Differences in Outcomes Among Resident and Hospitalist Services Pre‐ and Postreform

Table 2 shows unadjusted results. Patients discharged from the resident services in the postreform period as compared to the prereform period had a higher likelihood of an ICU stay (5.9% vs 4.5%, P<0.01), and lower likelihood of 30‐day readmission (17.1% vs 20.1%, P<0.01). Patients discharged from the hospitalist service in the postreform period as compared to the prereform period had a significantly shorter mean length of stay (4.51 vs 4.88 days, P=0.03)

Unadjusted Patient Safety Outcomes by Year and Service
 Resident ServicesHospitalist Service
OutcomePrereformaPostreformP ValuePrereformaPostreformP Value
  • NOTE: Abbreviations: ICU, intensive care unit; MHACs, Maryland Hospital Acquired Conditions.

  • For the outcomes length of stay and ICU admission, the postreform period was compared to 2011 only. For MHACs, readmissions, and mortality the postreform period was compared to 2009 to 2011.

Length of stay (mean)4.55 (5.39)4.50 (5.47)0.614.88 (5.36)4.51 (4.64)0.03
Any ICU stay (%)225 (4.5%)310 (5.9%)<0.0182 (4.7%)83 (4.7%)0.95
Any MHACs (%)560 (3.6%)180 (3.4%)0.62210 (4.5%)64 (3.6%)0.09
Readmit in 30 days (%)3155 (20.1%)900 (17.1%)<0.01852 (18.4%)296 (16.8%)0.11
Inpatient mortality (%)71 (0.5%)28 (0.5%)0.4818 (0.4%)7 (0.4%)0.97

Table 3 presents the results of regression analyses examining correlates of patient safety outcomes, adjusted for age, gender, race, and CMI. As the test of controls indicated differential prereform trends for ICU admission and length of stay, the prereform period was limited to 2011 for these outcomes. After adjustment for covariates, the probability of an ICU stay remained greater, and the 30‐day readmission rate was lower among patients discharged from resident services in the postreform period than the prereform period. Among patients discharged from the hospitalist services, there were no significant differences in length of stay, readmissions, ICU admissions, MHACs, or inpatient mortality comparing the pre‐ and postreform periods.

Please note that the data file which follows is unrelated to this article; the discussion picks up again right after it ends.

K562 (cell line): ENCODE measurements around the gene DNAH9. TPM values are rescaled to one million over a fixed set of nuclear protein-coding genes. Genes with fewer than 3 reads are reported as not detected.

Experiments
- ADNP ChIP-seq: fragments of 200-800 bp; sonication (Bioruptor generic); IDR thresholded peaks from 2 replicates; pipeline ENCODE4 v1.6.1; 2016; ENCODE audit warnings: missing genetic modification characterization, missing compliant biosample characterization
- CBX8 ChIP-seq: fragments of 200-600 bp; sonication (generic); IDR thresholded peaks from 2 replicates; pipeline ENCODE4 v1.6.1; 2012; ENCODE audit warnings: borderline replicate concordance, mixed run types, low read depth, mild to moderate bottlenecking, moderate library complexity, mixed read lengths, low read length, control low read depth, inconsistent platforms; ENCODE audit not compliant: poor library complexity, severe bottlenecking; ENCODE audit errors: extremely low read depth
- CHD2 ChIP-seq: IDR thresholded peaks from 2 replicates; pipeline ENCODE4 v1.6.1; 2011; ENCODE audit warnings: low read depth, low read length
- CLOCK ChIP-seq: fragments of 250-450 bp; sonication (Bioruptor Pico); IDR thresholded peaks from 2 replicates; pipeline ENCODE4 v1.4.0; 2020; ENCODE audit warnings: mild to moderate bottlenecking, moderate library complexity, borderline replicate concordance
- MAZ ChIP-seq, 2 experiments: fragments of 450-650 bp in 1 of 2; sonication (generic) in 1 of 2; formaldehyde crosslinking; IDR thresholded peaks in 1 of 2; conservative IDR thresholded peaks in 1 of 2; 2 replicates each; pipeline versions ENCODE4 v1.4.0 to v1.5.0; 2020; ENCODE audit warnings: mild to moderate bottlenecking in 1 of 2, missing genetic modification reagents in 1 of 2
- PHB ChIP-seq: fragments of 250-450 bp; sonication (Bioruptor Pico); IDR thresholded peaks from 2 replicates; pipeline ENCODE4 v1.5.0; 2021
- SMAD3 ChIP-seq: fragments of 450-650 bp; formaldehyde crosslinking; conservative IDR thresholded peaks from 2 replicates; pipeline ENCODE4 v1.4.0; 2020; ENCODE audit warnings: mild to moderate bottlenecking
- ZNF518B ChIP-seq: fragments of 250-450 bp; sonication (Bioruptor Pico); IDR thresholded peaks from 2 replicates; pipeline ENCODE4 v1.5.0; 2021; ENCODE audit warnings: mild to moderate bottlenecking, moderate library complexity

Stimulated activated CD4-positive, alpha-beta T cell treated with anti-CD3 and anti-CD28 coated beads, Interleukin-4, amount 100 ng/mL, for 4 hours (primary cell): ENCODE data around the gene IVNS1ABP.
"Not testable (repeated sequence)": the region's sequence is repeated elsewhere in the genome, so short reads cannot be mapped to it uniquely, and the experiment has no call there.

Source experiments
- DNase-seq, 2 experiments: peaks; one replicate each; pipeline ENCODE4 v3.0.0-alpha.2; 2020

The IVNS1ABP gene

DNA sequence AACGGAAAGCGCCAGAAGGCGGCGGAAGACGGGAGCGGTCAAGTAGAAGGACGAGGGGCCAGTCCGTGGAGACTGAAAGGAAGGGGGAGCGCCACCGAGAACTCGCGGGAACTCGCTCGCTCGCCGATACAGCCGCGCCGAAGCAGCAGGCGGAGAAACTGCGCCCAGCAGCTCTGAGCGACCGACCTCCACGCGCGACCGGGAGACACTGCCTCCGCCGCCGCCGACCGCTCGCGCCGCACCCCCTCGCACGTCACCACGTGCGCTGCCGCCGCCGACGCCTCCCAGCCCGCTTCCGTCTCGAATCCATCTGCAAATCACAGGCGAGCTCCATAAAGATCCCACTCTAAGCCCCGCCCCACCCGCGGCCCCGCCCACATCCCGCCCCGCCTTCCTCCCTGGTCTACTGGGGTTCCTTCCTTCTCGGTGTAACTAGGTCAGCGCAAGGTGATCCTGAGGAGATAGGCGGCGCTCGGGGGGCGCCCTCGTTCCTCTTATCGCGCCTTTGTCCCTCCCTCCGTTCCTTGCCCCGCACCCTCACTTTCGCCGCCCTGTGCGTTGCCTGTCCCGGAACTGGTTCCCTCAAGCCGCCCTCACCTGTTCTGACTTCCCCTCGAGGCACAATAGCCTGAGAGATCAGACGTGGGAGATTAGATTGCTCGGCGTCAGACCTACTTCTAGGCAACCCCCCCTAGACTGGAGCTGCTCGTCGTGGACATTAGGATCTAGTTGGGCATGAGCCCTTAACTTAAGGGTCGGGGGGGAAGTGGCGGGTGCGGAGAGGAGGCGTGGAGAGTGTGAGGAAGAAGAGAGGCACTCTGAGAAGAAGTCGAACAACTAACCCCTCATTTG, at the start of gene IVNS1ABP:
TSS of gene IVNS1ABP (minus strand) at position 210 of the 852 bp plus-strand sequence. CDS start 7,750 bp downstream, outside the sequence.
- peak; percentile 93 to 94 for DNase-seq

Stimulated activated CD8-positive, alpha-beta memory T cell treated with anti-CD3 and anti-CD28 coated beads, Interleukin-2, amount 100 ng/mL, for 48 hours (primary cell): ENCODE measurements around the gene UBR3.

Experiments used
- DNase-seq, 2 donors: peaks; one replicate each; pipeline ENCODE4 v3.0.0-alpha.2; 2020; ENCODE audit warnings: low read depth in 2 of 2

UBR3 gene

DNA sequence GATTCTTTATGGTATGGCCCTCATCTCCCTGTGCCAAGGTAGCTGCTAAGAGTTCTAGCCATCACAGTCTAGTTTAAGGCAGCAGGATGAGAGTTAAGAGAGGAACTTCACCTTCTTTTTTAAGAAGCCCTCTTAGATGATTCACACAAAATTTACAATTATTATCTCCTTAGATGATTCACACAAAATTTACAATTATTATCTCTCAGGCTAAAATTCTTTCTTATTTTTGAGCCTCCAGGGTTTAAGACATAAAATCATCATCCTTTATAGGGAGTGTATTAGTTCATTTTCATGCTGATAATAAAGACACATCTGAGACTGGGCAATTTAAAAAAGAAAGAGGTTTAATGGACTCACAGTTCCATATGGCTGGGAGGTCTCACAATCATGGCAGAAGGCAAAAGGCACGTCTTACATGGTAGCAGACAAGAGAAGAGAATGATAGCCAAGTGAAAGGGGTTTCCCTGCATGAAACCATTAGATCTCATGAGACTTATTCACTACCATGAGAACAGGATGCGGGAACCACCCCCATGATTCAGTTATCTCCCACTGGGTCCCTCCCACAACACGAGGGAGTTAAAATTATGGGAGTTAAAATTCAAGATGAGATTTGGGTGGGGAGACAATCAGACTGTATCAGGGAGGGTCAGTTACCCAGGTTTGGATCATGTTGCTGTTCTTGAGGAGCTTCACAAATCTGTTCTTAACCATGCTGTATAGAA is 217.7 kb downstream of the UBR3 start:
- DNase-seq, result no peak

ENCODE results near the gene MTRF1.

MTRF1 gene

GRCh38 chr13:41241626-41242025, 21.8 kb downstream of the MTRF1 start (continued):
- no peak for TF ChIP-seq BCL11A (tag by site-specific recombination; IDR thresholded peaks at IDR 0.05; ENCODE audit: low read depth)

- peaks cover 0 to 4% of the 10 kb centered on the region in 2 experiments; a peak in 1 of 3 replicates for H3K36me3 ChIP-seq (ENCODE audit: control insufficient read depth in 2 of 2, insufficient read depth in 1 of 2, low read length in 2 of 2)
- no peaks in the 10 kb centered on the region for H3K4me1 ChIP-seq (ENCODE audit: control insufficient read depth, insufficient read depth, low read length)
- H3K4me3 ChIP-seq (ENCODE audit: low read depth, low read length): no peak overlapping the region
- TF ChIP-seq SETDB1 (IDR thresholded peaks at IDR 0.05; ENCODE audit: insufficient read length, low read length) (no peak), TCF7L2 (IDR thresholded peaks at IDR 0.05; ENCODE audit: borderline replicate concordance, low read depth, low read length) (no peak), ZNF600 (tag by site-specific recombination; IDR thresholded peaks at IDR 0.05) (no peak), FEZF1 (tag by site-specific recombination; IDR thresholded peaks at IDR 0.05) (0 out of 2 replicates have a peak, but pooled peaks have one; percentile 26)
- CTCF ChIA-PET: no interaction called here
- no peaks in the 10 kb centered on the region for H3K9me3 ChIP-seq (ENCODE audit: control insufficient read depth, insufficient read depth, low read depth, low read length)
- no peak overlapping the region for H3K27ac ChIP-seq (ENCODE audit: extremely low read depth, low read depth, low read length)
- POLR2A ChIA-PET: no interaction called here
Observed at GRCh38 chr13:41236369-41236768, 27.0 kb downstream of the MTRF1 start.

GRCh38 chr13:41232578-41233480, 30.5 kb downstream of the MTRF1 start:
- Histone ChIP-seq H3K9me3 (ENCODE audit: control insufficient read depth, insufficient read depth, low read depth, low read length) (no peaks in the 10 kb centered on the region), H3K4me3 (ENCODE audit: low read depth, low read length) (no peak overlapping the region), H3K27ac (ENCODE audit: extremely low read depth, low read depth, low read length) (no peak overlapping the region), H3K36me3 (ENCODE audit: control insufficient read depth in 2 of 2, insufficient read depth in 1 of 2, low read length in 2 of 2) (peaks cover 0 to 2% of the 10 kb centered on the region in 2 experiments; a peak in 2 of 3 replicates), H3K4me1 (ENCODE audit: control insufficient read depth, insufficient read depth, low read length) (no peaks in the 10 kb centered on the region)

Adjusted Changes in Patient Safety Outcomes by Year and Service
 Resident ServicesHospitalist ServiceDifference in Differences
OutcomePrereformaPostreformDifferencePrereformPostreformDifference(ResidentHospitalist)
  • NOTE: Predicted probabilities and 95% confidence intervals were obtained via margins command. Logistic regression was used for dichotomous outcomes and linear regression for continuous outcomes, adjusted for case mix index, age, race, gender, and clustering at patient level.

  • Abbreviations: ICU, intensive care unit; MHACs, Maryland Hospital Acquired Conditions.

  • For the outcomes length of stay and ICU admission, the postreform period was compared to 2011 only. For MHACs, readmissions, and mortality, the postreform period was compared to 2009 to 2011.

ICU stay4.5% (4.0% to 5.1%)5.7% (5.1% to 6.3%)1.4% (0.5% to 2.2%)4.4% (3.5% to 5.3%)5.3% (4.3% to 6.3%)1.1% (0.2 to 2.4%)0.3% (1.1% to 1.8%)
Inpatient mortality0.5% (0.4% to 0.6%)0.5% (0.3% to 0.7%)0 (0.2% to 0.2%)0.3% (0.2% to 0.6%)0.5% (0.1% to 0.8%)0.1% (0.3% to 0.5%)0.1% (0.5% to 0.3%)